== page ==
A less painful and more practical strategy for many of us might be to learn from other people’s mistakes. There can be no doubt that you will encounter unexpected and unwanted outcomes as a result of looking at the world through multiple perspectives, or as a result of changing or adapting your work habits in order to remain fresh and creative. So we all need to be prepared for the inevitable lows and I believe that the key is to quickly identify your mistake and take action.

It is for this reason we ask every guest about their most significant lows, and what they have learned from them.

Given their diversity of backgrounds and perspectives, here are some examples from the trenches about how a few of our highly accomplished guests from Season 4 from the worlds of business, academia, sports, science, and the arts have emerged from there lows and how they take that learning forward to create success.

What was covered:

Previous Wrap Up Episodes:

Jul 10, 2018

We believe passionately in the power of multiple perspectives to build and sustain innovation ecosystems.

And yet we are all creatures of habits, following schedules and routines that enable us to continue to perform at high levels, but which might leave us with little room for exploring the new. So unless we proactively seek out fresh perspectives, we run the risk of remaining in our own personal bubbles, surrounded by people who think only like us, so increasing the risk of biases like groupthink, not-invented-here and confirmation bias.

We always ask our guests what they do to remain fresh, to seek out diverse perspectives, and the answers are often surprisingly simple and practical. Here we provide a selection of tactics, all of which are easy to do, but are equally easy not to do. By regularly exercising your innovation muscles, the benefits to you and your organization will build up and compound over time, as these world class performers have discovered.

Jun 26, 2018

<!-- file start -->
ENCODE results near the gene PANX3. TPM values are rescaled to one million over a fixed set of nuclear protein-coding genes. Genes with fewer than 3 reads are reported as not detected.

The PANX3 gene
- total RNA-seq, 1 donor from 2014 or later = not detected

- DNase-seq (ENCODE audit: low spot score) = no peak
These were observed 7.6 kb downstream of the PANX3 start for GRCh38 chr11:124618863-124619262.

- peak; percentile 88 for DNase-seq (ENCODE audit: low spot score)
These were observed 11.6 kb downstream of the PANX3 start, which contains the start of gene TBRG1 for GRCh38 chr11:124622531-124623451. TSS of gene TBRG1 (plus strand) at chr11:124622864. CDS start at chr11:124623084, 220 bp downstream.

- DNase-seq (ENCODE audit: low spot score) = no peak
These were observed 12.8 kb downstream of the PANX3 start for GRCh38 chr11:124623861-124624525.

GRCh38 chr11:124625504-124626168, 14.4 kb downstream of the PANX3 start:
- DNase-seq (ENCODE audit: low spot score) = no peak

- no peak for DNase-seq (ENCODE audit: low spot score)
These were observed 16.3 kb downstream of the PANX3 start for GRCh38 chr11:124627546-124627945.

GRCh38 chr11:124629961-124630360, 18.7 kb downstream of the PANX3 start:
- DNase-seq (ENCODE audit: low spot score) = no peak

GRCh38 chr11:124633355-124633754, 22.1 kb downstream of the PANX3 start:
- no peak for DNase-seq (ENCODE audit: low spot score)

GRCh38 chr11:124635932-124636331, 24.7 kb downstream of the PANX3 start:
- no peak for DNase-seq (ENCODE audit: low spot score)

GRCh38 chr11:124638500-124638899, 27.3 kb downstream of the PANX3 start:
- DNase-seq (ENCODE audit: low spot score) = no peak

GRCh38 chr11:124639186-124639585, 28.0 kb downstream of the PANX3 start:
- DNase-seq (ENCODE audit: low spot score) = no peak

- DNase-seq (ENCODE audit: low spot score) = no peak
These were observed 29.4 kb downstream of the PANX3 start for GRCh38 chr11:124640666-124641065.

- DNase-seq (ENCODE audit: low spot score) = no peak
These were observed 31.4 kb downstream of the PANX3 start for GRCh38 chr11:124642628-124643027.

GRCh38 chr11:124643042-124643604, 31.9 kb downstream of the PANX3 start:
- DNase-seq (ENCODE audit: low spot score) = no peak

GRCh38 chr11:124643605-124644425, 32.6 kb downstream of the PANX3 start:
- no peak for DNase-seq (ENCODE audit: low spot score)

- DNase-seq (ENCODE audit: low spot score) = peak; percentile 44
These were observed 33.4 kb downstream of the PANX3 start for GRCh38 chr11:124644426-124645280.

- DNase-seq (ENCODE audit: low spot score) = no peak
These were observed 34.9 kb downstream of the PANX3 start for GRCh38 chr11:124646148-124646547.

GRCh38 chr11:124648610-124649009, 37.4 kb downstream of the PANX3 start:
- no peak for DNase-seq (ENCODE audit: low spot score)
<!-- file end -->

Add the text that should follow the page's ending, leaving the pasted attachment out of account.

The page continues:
Season 4 of the Innovation Ecosystem Podcast has been a long one, starting with episode 48, and ending with episode 74. As ever, we have been extremely fortunate to have been able to attract some remarkable guests from the worlds of business, academia, sports, science and the arts, and all of these guests are world-class in their chosen field.

We ask our guests the same three questions, which get to the heart of what it takes as a leader to create an innovation ecosystem in your organization, irrespective of what business you are in, and where you are located.  The guests are given these questions in advance so that they can reflect on them and the answers are invariably very insightful. The first of these three questions, "What Have You Changed Your Mind About Recently?" is the topic for this wrap up episode. The other two questions are featured in subsequent episodes.

The inspiration for the first question came from Charlie Munger, who in many respects constitutes one of the main wellsprings of inspiration for the Innovation Ecosystem.

Several years ago Charlie Munger made the following statement: “a year in which you do not change your mind on some big idea that is important to you is a wasted year”.  This question gets to the heart of the unconscious biases that we as individuals all suffer from. Many of us go through life seeking confirmatory evidence to reinforce our decisions. Sometimes however, we are able to overcome this confirmation bias and change our minds on something big. From a business point of view it is key that you are able to overcome the organizational biases like "not invented here" syndrome, groupthink, the halo effect, stereotyping: this is how we can start to look at the market differently,  to build our innovation muscles, to innovate around multiple value drivers,  to change our perspective and the perspectives of those around us. So this is why we ask our guests this question, and the answers are fascinating.

Jun 12, 2018

In this episode, we are joined by economist and entrepreneur, Ricardo Amorim. Ricardo is founder and CEO of Ricam Consultoria, a financial and investment consultancy, and recent startups AAA Academy and Smartrips. Ricardo is also the author of the best-selling book, After the Storm, is a host on Brazil’s leading news channel, GloboNews, and is a lecturer and keynote speaker.